** Holmes County Times-Advertiser | Wednesday, March 7, 2018 B7By ZipRecruiter.comYouÂve been browsing free job boards for days, sending resumes and applications by the dozens, when you finally find it. The job you really want is staring you in the face. What should you do to make sure the hiring manager notices you? A creative resume The line between creative and obnoxious can be thin, and depending on the industry and company youÂre applying for, there may not be much room for creativity at all. But if youÂve done your research and you know the company is open to expression of personality Â„ maybe itÂs a quirky startup or a design agency Â„ a well-designed resume can be an effective strategy. Industry-speci c resumes According to Ashley Faus on Mashable, ÂIÂve seen graphic designers turn their resumes into beautifully designed, infographic-style works of art, and marketing and communications professionals create ad campaigns with a tagline on how their skills match the open position.ÂŽ This can be a great idea, particularly if youÂre confident in your ability to create a killer campaign or infographic. If youÂre still building your skills, it might be best to stick with a solid professional resume and leave the creative version for later. Unconventional creativity Furthermore, itÂs possible to take this idea and turn it around for use in other professions. ItÂs not as common in STEM fields to have a creative resume, and it can definitely help you stand out. Programmers can use code in their resumes, or even create a program that is itself a resume. The limits here are defined by situational appropriateness, your own skills and what youÂre willing to do. What about extras? If youÂre in the running for a position with a lot of responsibility to produce results, you may want to consider delivering some before youÂre even called back. This will show the company youÂre extremely motivated to do well and that you have the skills it takes to follow through on what your resume promises. In some fields, a portfolio is expected. Make sure the work that is most directly relevant to the position you want is front and center. If you donÂt have anything like that, it may be time for you to sit down and mock up a few things that fit the bill. Submit mock projects If youÂre interested in going way above and beyond, consider starting some projects for your prospective employer. Marketers can research and design some campaigns, for example. If you come in with or send a presentation speaking directly to the needs a business currently has, youÂre bound to leave an impression. Do your research What all of these strategies for resume add-ons have in common, you may have noticed, is the need for heavy research. You canÂt deliver a killer sample project unless you really know what the company is about, and what kind of issues itÂs facing right now. The Internet can be invaluable in this effort, of course, but if you have any other way of finding information you should use it. Acquaintances in the field or at the company itself may be helpful. Particularly for startups, you may consider using the product or service they offer. This will allow you to speak intelligently about it at an interview, and it gives you the opportunity to provide meaningful feedback and suggestions in addition to your resume. JOBSMake your application stand o ut Â„ for the right reasonsGet noticed FREEPIK Supermarket psycholoyBy Deena Bouknight | More Content NowReal Simple maintains that two-thirds of grocery purchases are often impulse buys. Think about your storeÂs sly serendipity: Â€ Flowers and balloons are front and center for visual engagement. Â€ A bakery wafts fresh-from-an-oven bread aroma while employees add frosted items to glass cases. Â€ A designated worker offers samples of alluring edibles. Â€ Staple items, like bread and milk, are situated in the far reaches to force strolls by a colorful sea of produce, end-cap sales and entire aisles of enticing packaged foods. Even the shelves are displayed tactically, points out Real Simple: top shelf for gourmet, local and small brands as fascinating Âtry meÂŽ buys; middle, eye-level zone for bestsellers; and lower shelves for bulk and kid-friendly. In January, The Washington Post suggested consumers can avoid supermarket overload and shop wisely by implementing these strategies: Â€ Never enter a supermarket on an empty stomach Â… even piped-in scent marketing will tempt hungry shoppers. Â€ Walk quickly past seasonal treats, like colorful green shamrock cookies or yellow Peeps. Â€ Determine whether buy-one-get-one is really a savings. Â€ Take a list and stick to it. Livingwellspendingless. com has these tips to avoid traps: Â€ Opt for a small cart or basket if possible Â„ less room means fewer purchases. Â€ Choose whole produce and cut at home instead of buying appealing, but pricier, pre-cut. Â€ Read signs carefully to make certain there is real savings on promotions of multiples. Finally, wear imaginary blinders when entering the cashier area. This is where supermarkets literally cash in Â„ on impulse buys for magazines, drinks, chips, candy, gum and various snacks. Strategies for maneuvering the aisles E ver wonder why every grocer has a similar layout? Marketing strategies and human nature are carefully considered so that all the senses are engaged and it becomes almost impossible to Ârun inÂŽ for a gallon of milk and bagged salad. Nicole Donaldson and Amber Knight PDLHSPONCE DE LEON On Feb. 27, Ponce de Leon Lady Pirates took their first win of the season against Laurel Hill Lady Hobos.The Lady Pirates started the game off by batting first. In the first inning, Devyn Butorac, No. 13, hits it past third baseman and manages to make it to third base. In the field, Butorac, the pitcher, makes an amazing performance striking out all three batters in the first inning.In the next innings, Ally Dady, No. 6, smacks the ball between right field and center field and makes it to first base. Dady managed to get home. Later in the inning, a batter hits it in between third and short stop making Sydney Watson, No. 7, dive for the ball. Catching it, she throws it to Dady on third base, making an outstanding double play.Batter hits it to Butorac, but she misses it. Halee Hartzog, No. 3, was backing her team-mate up she then fields it once more, tossing the ball to Joelyn and getting the last out in the fifth inning.Dady, up to bat, hits a nice pop-fly over center fields head. It hits the fence almost for a homerun but sadly hits the fence and pops it back in. Dady, up to pitch, in the seventh inning, she strikes out all three batters, making yet another outstanding performance.The Lady Pirates took the victory 10-2 in their first softball game of the year. Junior VarsityThat same Feb. 27 night, junior varsity also took the win against Laurel Hill.Ponce de Leon batting, Hannah Wilson, No. 11, starts the game off by hitting the ball to short stop; the Hobo's doesn't field it in time, put-ting Hannah on first.In the field, the ball goes past Katie Murphy, No. 3, the catcher, leading the batter on third trying to go home. Hannah is at the home plate ready for the batter and tag-ging her out at home.Wilson strikes out two bat-ters in the second inning. In the third inning, Murphy hits a beautiful pop-fly to center field. The Hobo's not catching the ball, Murphy gets on first and her teammate Anna Carroll makes it home. In the field, Carroll fields the ball tossing it to Mahala Rushing, No. 19, and they get the first out in the third inning.Trinity Proctor, No. 16, steps up to pitch, striking out the next two batters in the third inning. Wilson hits it to third, the Hobo's try to get her out, but making errors, Wilson manages to get on second base.Katie Murphy up to bat again, she hits it to center field, getting teammates Wilson and Carroll home. In the fourth inning, Trinity Proctor strikes out her first batter. Proctor then fields the ball and throws it to third, Wilson catching it and getting the second out.Proctor strikes out her last batter of the game in the fourth inning, leading the Lady Pirates 9-7, taking the victory against the Lady Hobo's.2 wins in 1 night, PDL Pirates vs Laurel Hill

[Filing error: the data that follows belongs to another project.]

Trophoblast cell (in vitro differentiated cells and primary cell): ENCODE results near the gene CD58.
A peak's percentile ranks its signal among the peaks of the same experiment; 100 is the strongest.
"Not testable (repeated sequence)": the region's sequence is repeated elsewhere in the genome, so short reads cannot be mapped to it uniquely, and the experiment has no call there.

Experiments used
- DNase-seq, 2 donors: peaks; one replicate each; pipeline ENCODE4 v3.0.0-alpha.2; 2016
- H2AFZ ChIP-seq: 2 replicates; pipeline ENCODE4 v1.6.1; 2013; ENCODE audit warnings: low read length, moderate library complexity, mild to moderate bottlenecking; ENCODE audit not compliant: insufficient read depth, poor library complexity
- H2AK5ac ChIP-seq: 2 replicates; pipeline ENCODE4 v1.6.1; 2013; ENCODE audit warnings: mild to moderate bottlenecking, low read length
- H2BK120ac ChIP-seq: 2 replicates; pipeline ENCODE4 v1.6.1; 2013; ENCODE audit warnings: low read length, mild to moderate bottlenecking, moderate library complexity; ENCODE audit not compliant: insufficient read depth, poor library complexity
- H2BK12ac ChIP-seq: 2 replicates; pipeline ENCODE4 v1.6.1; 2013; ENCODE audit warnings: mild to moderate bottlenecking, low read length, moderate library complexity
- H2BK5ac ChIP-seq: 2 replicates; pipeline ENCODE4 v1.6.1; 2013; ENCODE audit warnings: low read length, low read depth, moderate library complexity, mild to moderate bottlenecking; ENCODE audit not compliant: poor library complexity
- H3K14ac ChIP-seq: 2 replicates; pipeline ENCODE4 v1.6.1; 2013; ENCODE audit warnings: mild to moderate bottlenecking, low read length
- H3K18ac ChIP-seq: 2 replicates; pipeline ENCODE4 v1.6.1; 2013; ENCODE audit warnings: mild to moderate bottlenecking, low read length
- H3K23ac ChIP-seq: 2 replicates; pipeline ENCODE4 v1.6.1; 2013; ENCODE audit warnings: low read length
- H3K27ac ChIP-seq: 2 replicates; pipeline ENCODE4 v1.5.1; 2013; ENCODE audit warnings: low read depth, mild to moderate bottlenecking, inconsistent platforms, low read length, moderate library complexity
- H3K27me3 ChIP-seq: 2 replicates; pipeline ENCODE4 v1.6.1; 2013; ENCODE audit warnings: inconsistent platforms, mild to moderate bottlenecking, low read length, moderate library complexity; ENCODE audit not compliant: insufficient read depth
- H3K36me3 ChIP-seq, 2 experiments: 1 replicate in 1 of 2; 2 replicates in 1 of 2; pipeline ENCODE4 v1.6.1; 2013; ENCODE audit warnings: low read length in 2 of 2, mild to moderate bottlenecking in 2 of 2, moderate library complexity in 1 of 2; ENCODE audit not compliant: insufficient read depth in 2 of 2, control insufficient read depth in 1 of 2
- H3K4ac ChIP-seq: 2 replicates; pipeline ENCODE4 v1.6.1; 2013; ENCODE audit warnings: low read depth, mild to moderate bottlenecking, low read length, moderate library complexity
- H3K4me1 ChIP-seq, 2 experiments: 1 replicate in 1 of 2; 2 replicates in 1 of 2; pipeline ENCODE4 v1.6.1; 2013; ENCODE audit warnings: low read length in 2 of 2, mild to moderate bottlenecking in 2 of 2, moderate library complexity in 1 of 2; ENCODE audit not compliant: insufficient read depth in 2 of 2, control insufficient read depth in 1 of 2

B B 8 8 Wednesday, March 7, 2018 | Holmes County Times Advertiser NF-5031562 Hazardous Aerial Tree Removal Â Stump Grinding Trimming & Pruning Â Emergency Tree Service Â Lot Clean UpDow Morris,Owner/Operator 850-527-6291 Â 850-849-3825 ReadersÂ’ Choice2017WASHINGTON HOLMES JACKSON (850) 638-3611 HastyHeating & Cooling NF-5028471 NF-5036304 ADVERTISE YOUR SERVICE OR BUSINESS FOR AS LITTLE AS $10 A WEEK!Reach thousands of potential customers with your Business Guide ad in the:WASHINGTON COUNTY NEWS HOLMES COUNTY-TIMES ADVERTISER WEEKLY ADVERTISER CALL TODAY! 850-638-0212 NF-5036305 NF-5032746JOEYÂS SPORTING GOODSBAIT & TACKLE, GUNS & AMMO, ACCESSORIES & SPORT CLOTHINGJOEY SELLERSJOEYSSPORTINGGOODS 2064 Holly Street Westville, Fla. 32464850-548-5055 NF-5031560 C & CBookkeeping and Tax Service January-April Monday-Friday 8am-5pm Saturday 8am-Noon May-December Monday-Friday 8am-4pm(850) 638-1483Notary Available Street Crewman IIIThe City of Chipley is accepting applications for a Street Crewman III Minimum Qualifications Â• Knowledge of general maintenance tasks and procedures; knowledge of grounds maintenance, including preventative maintenance and operating various equipment. Â Must be able to operate a cement mixer, set forms, pour, shovel and level concrete. Â This position acts as assistant to the Street Department Foreman and must in the ForemanÂ’s absence, supervise crew and continue all duties with minimum interruption to work. Education and Experience Â High School diploma or possession of an acceptable equivalency diploma. Â Two (2) years of experience operating heavy equipment. Â Must possess a valid State of Florida DriverÂ’s License Class Â“AÂ” CDL. Must be eligible for a Department of Corrections Inmate Supervisor Card. A job description is available upon request. The City participates in the Florida Retirement System (FRS). Mail or hand deliver application and/or resume to Assistant City Administrator/City Clerk City of Chipley,1442 Jackson Avenue Post Office Box 1007, Chipley, Florida 32428. Deadline: Open until filled. EOE/Drug F ree W orkplace. 3-3579 IN THE CIRCUIT COURT FOR HOLMES COUNTY, FLORIDA File No. 18-07-CP Division PROBATE IN RE: ESTATE OF LOUISE HALL THOMPSON, Deceased. NOTICE OF ADMINISTRATION AND NOTICE TO CREDITORS The Administration of the estate of LOUISE HALLTHOMPSON, deceased, whose date of death was November 6, 2017, and whose social security number is XXX-XX-0401, is pending in the Circuit Court for Holmes County, Florida, Probate Division, the address of which is 210 N. Oklahoma Street, Bonifay, FL32425. The estate is testate and the date of the decedentÂ’s Will is April 10, 2010. The names and addresses of the personal representative and the personal representativeÂ’s attorney are set forth below. Any interested person on whom a copy of the notice of administration is served must object to the validity of the will (or any codicil), qualifications of the personal representative, venue, or jurisdiction of the court, by filing a petition or other pleading requesting relief in accordance with the Florida Probate Rules, WITHIN 3 MONTHS AFTER THE DATE OF SERVICE OF ACOPY OF THE NOTICE ON THE OBJECTING PERSON, OR THOSE OBJECTIONS ARE FOREVER BARRED. Any person entitled to exempt property is required to file a petition for determination of exempt property WITHIN THE TIME PROVIDED BYLAW OR THE RIGHTTO EXEMPT PROPERTYIS DEEMED WAIVED. Any person entitled to elective share is required to file an election to take elective share WITHIN THE TIME PROVIDED BY LAW. All creditors of the decedent and other persons having claims or demands against decedentÂ’s estate on whom a copy of this notice is required to be served must file their claims with this court WITHIN THE LATER OF 3 MONTHS AFTER THE TIME OF THE FIRSTPUBLICATION OF THIS NOTICE OR 30 DAYS AFTER THE DATE OF SERVICE OF ACOPYOF THIS NOTICE ON THEM. All other creditors of the decedent and other persons having claims or demands against decedentÂ’s estate must file their claims with this court WITHIN 3 MONTHS AFTER THE DATE OF THE FIRST PUBLICATION OF THIS NOTICE. ALLCLAIMS NOT FILED WITHIN THE TIME PERIODS SET FORTH IN SECTION 733.702 OF THE FLORIDAPROBATE CODE WILLBE FOREVER BARRED. NOTWITHSTANDING THE TIME PERIODS SETFORTH ABOVE, ANYCLAIM FILED TWO (2) YEARS OR MORE AFTER THE DECEDENTÂ’S DATE OF DEATH IS BARRED. The date of first publication of this notice is February 28, 2018. Attorney for Personal Representative: MICHELLE BLANKENSHIPJORDAN Attorney for Petitioner Florida Bar Number: 70836 1512 Highway 90 Chipley, FL32428 Telephone: (850) 638-9689 Fax: (877) 208-3898 E-Mail: firstname.lastname@example.org Secondary E-Mail: email@example.com Personal Representative: Curtis Thompson, Jr., Pers. Representative 1373 Beaver Dam Road Bonifay FL32425 Feb 28, March 7, 2018 3-3442 BIDS The Holmes County Board of County Commissioners will receive bids from interested vendors for the procurement of OIL, GREASE and RELATED FLUID/LUBRICANT PRODUCTS. Bid deadline is March 21, 2018, at 3:00 PM (CST) at the County Commissioners Office. For complete bid package contact: Holmes County Board of County Commissioners Office, Attn: Hannah Benton, 107 E. Virginia Ave., Bonifay, FL 32425, 850-547-1119 or hcadmin@holmescount yfl.org. March 7, 14, 2018 3-3442 Notice A vehicle make, Chrysler, model Town and Country, Vine # 2, has been abandoned since 07-14-2016 at our facility, the storage fee is $15 per day. Furthermore, the vehicle is inoperable and has a storage fee. Call Edward Huff 850-547-7300 March 7, 2018 Executive OfficeSpace for rent downtown Chipley. (850)638-1918 Retail Store Space available.Main Street. Downtown Chipley. 850-638-1918 1BR and 2BR apartment for rent downtown Bonifay. $450 and $500. Deposit required. 305-965-1635. For Rent 1, 2, and 3 bedroom apartments in Vernon. Clean, stove, refrigerator, central heat/air, convenient to Panama City Beach, section 8, Rental assistance. 850-638-4640 For Rent One Bedroom apartments for rent in Chipley. Convenient location. Stove and refrigerator furnished. No Pets. Smoke free environment. Call 850-638-4640. PublisherÂ’s NoticeAll real estate advertising in this newspaper is subject to the Fair Housing Act which makes it illegal to advertise Â“any preference, limitation or discrimination based on race, color, religion, sex, handicap, familial status or national origin, or an intention, to make any such preference, limitation or discriminationÂ” Familial status includes children under the age of 18 living with parents or legal custodians, pregnant women and people securing custody of children under 18. This newspaper will not knowingly accept any advertising for real estate which is in violation of the law. Our readers are hereby informed that all dwellings advertised in this newspaper are available on a equal opportunity basis. To complain of discrimination call HUD toll-free at 1-800-669-9777. The toll-free number for the hearing impaired is 1-800-927-9275. Nice cleanhouses, apartments & mobile homesfor rent in Bonifay area. HUD approved. Also, homes for sale, owner financing with good credit. Call Martha (850)547-5085, (850)547-2531. Rooms For Rent By Week.Comfortable rooms with microwave & refrigerator. All utilities paid. Cable and internet. Pet friendly at extra charge. Economy Lodge, Bonifay. 850-547-4167. 2/2 & 2/1 MOBILE HOMES FOR RENT2bed/2bath Mobile Home for rent in Chipley city limits. 2bed/1bath Mobile Home for rent. Contact Rodney: 850.638.1124 2/3/BR Mobile Homes For Rent $500/MO up. Cottondale area. Includes Garbage/ sewage/ lawn service. Electric $57 turn on fee. www.charloscountryliving.com 850-209-8847 3/1 Country Home for RentDonÂ’t miss this opportunity!! Completely remodeled 3Bed/1Bath w/ Garage.Home on Acreage Rodney: 850.638.1124 Mobile Home for rent. 2BR/2BA, water/sewer and lawn service furnished. 3 miles east of Vernon on Pioneer Rd. No pets, donÂ’t ask. 850-849-6842, 850-326-0528, or 850-638-9933. For Sale Two acre plot and one acre plot in Jacob City, FL. Call 850-849-9338. Highway 77 2 miles south of Chipley 4-8 acre tract Bedie Road. Call Milton Peel at 850-638-1858 or 326-9109 For Rent First in Chipley, Mini Warehouses. If you donÂ’t have the room, Â“We DoÂ” Lamar Townsend (850)638-4539, north of TownsendÂ’s. JeanÂ’s Cleaning Service Quality cleaning ant reasonable rates. Have good references and dependable. Call Jean 850-849-3535 J3Â’s Lawn and Palm, LLCRetired Military looking to maintain your Lawn, we also Pressure Wash. Call or text Kay or James at 850-768-4589 or 850-703-1706. Discount for more than one customer in your general area. Turn to classified! You can bank on our bargains! Buy it! Classified. Make your move to the medium thatÂ’s your number one source of information about homes for sale! For all your housing needs consult Classified when itÂ’s time to buy, itÂ’s the resource on which to rely.